Who uses it: Newspaper reporters and editors
What it means: The period (usually late summer) when no real news happens, requiring journalists to report things that wouldn't ordinarily be news, and columnists to get worked up over trivia.
How you can use it: Let the important stuff go for a few days.
It took Claire and me four and a half hours to drive from southern Alexandria to Richmond yesterday, and only part of that was because of my wrong turn. Traffic was simply miserable, for no reason other than the number of cars on the road.
Fortunately, Matthew and Henry's birthday party was still in full swing when we arrived, with plenty of fried chicken and cake left over. The boys could start their own Thomas the Tank Engine boutique with their birthday presents, and my dad capped the weekend by bringing in a small electric train set (complete with tracks laid out on a large board) this morning.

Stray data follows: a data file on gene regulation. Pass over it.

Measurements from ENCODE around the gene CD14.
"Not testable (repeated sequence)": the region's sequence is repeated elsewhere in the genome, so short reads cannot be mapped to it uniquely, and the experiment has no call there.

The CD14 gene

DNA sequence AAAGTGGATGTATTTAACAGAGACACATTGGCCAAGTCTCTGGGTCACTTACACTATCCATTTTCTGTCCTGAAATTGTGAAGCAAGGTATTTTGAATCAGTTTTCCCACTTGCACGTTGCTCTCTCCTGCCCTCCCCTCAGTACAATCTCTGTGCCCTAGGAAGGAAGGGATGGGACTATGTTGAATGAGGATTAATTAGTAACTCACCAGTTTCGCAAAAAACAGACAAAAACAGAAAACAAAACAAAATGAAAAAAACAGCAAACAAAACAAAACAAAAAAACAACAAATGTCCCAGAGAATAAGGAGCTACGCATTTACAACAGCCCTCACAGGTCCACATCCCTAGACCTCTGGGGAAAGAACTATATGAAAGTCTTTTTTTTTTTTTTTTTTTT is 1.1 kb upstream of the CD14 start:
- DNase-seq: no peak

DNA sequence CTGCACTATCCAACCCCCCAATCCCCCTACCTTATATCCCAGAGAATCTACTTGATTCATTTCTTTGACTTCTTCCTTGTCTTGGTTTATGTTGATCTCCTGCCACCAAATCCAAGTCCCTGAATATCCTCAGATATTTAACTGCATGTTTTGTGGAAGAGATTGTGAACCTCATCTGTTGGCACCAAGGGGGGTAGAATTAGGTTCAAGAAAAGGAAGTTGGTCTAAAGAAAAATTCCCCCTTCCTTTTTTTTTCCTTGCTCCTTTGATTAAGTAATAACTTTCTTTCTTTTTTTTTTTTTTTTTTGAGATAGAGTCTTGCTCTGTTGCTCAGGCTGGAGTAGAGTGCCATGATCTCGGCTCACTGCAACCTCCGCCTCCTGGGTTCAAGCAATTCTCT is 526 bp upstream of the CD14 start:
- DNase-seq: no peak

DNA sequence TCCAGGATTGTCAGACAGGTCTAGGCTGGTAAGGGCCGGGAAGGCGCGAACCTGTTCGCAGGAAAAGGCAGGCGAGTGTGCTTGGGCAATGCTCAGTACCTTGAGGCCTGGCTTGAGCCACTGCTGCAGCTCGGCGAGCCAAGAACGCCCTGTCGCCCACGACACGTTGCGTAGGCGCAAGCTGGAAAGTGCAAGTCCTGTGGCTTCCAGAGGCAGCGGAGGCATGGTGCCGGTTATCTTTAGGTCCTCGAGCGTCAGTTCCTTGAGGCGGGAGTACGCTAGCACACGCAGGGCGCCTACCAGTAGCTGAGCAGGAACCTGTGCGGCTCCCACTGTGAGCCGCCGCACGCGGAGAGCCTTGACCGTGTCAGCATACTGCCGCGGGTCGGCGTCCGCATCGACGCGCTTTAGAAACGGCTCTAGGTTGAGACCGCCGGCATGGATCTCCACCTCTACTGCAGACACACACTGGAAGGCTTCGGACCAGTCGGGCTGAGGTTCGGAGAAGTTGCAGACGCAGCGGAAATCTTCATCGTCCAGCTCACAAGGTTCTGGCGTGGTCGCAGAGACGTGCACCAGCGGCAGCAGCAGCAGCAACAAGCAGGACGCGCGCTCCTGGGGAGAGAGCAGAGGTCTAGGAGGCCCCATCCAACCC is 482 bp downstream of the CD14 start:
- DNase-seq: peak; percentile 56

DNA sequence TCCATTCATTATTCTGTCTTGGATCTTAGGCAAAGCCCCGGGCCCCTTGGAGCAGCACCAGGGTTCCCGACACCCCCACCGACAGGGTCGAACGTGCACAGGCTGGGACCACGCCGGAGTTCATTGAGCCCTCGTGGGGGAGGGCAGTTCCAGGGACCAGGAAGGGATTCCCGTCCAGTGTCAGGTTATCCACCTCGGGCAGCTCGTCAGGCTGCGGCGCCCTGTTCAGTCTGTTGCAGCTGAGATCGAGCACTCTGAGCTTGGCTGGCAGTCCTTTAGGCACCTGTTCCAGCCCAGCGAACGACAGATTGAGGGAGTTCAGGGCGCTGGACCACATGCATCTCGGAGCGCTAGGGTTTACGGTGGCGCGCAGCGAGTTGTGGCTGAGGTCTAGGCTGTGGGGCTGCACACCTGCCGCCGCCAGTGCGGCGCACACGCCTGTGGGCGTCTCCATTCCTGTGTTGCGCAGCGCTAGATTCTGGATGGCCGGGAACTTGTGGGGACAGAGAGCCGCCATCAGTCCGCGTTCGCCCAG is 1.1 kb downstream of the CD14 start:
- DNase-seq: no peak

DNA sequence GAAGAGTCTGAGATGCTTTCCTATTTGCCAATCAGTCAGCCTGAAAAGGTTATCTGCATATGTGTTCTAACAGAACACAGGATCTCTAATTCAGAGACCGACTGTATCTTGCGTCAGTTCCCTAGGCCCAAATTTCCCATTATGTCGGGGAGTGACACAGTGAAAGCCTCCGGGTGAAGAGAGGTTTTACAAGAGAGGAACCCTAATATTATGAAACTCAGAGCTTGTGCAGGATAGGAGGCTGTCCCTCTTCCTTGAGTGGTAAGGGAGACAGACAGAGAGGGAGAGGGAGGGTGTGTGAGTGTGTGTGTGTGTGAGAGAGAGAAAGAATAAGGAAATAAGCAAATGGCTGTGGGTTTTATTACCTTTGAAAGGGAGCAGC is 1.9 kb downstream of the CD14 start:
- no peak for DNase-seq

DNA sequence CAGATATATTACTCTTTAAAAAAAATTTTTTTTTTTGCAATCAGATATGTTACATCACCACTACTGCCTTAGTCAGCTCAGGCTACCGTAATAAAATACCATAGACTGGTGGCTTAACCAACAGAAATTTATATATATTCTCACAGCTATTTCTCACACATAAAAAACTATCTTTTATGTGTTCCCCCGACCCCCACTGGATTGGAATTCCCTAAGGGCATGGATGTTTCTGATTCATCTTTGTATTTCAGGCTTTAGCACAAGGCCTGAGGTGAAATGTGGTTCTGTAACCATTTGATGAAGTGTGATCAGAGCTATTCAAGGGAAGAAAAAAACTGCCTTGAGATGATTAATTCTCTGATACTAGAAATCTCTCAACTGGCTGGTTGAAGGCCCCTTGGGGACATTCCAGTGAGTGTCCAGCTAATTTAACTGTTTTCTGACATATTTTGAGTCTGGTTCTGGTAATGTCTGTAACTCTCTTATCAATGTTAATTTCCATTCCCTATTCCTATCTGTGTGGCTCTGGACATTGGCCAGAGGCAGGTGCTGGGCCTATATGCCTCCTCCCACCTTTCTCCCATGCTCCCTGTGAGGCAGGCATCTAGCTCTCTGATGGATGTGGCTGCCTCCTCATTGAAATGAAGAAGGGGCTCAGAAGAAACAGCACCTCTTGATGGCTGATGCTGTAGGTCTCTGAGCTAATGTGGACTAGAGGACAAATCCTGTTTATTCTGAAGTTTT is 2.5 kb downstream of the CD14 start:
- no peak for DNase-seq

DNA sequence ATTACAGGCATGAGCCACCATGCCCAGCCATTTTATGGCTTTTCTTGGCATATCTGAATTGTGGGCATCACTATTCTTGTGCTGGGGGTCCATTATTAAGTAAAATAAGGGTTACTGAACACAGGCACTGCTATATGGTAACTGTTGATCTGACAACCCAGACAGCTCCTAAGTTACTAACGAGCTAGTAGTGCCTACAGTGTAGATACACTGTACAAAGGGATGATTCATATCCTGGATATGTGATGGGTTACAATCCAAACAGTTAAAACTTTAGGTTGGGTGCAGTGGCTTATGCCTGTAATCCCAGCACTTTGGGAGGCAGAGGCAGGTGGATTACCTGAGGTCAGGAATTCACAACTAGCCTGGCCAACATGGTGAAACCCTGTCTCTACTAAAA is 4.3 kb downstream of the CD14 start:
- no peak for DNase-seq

This afternoon we're back in Washington, because Claire had a paintball tournament (she promises to report back, so I can prepare for Bouchercon), and I'm meeting up with my brother Ed, who's returned to D.C. just for the weekend. The weather is cooperating, sort of, with temperatures and humidity in the mid-90s. It's good to visit summer once in a while.